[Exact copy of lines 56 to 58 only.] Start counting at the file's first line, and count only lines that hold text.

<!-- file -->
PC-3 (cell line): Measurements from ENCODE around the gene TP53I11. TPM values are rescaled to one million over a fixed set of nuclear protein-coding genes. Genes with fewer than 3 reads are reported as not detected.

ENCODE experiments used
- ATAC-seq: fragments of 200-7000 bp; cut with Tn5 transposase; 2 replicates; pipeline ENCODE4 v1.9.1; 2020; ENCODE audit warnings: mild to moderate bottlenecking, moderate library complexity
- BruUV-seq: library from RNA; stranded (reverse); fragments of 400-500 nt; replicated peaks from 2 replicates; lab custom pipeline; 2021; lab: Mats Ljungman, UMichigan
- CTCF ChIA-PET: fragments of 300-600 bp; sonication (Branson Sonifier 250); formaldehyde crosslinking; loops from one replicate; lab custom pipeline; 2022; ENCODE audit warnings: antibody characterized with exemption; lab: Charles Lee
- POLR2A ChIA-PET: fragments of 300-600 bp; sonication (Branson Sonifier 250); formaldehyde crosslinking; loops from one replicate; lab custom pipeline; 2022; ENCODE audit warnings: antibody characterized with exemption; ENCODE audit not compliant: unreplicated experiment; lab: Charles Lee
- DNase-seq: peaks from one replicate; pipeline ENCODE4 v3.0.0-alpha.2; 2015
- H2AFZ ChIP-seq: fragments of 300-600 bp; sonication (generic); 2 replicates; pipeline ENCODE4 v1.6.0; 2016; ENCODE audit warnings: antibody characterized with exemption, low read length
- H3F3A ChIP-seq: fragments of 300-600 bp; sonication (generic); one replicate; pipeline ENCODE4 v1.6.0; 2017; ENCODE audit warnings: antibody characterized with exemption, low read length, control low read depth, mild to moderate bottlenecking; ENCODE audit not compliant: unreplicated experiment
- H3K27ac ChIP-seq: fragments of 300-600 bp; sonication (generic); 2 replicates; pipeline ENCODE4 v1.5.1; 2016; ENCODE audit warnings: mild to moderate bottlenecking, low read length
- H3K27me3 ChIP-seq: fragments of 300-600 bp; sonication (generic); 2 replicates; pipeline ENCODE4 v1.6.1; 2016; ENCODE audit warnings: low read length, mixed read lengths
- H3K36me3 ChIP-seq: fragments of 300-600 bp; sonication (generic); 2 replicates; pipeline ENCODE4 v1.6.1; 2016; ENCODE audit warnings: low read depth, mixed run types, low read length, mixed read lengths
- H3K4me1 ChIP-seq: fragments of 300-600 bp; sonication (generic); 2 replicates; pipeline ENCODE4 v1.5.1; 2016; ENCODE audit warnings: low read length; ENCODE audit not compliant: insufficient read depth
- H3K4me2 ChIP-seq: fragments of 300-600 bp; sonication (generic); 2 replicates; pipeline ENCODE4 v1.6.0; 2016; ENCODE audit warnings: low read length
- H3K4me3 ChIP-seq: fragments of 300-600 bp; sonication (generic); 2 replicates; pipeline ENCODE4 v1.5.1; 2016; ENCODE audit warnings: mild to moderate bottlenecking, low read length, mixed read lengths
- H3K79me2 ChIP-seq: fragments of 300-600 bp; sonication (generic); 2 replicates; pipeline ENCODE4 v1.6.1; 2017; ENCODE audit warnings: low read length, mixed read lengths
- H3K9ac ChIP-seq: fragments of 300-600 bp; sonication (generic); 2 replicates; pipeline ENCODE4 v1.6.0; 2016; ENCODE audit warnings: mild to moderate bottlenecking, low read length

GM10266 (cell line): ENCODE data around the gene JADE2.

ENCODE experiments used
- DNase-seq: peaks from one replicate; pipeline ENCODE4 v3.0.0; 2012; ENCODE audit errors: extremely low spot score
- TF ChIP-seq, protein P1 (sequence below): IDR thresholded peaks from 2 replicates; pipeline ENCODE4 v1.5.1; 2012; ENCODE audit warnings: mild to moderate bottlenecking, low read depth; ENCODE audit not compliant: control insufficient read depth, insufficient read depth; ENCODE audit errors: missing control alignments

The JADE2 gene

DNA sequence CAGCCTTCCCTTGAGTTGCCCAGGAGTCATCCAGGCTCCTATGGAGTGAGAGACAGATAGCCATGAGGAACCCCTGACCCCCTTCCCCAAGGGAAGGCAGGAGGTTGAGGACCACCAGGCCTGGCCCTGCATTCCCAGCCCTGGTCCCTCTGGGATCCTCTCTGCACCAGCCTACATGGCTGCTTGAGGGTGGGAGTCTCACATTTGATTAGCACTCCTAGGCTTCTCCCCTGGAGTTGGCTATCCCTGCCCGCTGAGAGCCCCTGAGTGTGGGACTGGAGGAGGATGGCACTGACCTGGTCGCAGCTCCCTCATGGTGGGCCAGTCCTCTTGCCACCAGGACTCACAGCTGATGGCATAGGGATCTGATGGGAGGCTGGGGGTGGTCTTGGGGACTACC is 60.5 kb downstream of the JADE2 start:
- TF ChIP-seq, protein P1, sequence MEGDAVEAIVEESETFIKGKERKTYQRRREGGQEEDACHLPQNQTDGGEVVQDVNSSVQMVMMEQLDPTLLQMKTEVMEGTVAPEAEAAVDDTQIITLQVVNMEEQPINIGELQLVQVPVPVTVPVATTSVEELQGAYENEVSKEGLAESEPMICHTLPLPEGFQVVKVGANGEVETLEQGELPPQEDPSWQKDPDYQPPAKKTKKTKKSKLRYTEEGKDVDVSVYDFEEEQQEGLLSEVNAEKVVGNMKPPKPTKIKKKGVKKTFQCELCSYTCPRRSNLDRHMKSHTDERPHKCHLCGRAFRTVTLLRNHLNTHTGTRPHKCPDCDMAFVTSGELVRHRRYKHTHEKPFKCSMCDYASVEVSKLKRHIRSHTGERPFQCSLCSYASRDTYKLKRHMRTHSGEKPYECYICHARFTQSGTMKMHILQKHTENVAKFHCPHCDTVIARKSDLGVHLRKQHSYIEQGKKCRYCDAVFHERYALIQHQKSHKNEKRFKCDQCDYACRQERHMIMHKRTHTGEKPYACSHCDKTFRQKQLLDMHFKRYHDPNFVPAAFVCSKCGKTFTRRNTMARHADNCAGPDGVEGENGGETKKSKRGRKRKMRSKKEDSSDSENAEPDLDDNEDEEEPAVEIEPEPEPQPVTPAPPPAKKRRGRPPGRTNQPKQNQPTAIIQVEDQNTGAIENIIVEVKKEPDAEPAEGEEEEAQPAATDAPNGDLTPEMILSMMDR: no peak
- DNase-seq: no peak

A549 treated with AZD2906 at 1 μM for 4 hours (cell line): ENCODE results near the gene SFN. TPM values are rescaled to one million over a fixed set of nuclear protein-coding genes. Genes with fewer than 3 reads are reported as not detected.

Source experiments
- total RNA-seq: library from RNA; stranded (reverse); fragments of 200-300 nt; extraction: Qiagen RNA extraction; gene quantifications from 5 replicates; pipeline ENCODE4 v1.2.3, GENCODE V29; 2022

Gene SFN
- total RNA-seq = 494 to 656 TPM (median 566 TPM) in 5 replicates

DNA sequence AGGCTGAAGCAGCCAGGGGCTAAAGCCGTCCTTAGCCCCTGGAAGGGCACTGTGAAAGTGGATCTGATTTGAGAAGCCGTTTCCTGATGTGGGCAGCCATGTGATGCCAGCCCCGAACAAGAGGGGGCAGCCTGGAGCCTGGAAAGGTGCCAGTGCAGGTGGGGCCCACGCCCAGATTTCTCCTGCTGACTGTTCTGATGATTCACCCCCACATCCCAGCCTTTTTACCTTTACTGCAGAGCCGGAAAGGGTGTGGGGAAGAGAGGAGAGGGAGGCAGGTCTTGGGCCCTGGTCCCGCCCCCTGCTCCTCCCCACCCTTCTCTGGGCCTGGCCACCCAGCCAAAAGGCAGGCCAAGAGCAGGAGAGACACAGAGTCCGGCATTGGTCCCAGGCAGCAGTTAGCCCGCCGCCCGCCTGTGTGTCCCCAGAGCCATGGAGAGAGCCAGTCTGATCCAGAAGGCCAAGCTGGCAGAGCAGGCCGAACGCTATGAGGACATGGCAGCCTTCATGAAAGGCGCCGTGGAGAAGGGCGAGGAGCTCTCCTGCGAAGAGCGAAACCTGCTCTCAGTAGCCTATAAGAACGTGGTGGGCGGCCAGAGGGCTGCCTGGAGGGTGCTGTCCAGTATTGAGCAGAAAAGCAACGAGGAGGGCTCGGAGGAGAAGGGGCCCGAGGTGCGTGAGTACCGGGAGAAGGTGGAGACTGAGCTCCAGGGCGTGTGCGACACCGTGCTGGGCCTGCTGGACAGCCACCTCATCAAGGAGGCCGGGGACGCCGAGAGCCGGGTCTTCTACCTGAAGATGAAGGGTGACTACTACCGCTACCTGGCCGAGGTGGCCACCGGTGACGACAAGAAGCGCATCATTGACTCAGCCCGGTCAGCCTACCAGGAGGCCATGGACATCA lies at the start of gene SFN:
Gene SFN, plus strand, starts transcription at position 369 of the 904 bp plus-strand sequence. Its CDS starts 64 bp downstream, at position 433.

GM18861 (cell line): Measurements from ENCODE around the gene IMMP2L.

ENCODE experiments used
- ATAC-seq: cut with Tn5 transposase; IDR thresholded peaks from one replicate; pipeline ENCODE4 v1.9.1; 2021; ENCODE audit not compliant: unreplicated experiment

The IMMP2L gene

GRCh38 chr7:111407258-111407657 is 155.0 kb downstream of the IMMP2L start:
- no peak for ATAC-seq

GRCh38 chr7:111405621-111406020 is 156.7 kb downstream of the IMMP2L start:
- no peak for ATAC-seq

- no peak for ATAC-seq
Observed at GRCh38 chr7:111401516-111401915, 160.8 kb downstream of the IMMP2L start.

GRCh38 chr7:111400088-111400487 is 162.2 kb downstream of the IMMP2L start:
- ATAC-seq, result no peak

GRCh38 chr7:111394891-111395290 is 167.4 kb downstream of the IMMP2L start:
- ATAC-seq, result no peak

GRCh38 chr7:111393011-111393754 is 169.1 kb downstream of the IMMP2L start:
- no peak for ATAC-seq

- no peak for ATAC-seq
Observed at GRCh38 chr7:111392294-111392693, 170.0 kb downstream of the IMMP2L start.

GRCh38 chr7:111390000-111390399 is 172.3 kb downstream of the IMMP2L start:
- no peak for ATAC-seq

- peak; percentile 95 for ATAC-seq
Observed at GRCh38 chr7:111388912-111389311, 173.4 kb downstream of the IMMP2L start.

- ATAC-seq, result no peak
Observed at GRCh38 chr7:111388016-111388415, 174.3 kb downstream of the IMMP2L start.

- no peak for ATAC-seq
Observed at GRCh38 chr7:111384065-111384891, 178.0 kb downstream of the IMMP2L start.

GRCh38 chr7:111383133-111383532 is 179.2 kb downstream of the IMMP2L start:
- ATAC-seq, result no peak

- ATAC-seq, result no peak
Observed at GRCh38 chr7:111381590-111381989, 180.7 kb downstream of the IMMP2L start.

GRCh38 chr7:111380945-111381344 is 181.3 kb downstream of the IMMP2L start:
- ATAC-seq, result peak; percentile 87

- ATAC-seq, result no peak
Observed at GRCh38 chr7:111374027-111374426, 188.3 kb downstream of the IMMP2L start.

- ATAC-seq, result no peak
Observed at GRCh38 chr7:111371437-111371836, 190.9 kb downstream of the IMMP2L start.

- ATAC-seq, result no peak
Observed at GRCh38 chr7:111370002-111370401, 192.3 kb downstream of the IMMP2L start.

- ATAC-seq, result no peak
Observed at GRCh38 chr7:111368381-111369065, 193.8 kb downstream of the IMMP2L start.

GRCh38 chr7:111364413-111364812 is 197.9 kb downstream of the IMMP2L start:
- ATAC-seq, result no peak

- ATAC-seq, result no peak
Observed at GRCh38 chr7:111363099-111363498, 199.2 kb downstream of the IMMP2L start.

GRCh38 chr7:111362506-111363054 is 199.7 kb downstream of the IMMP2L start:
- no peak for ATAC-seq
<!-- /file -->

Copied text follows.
Observed at GRCh38 chr7:111388016-111388415, 174.3 kb downstream of the IMMP2L start.

- no peak for ATAC-seq
Observed at GRCh38 chr7:111384065-111384891, 178.0 kb downstream of the IMMP2L start.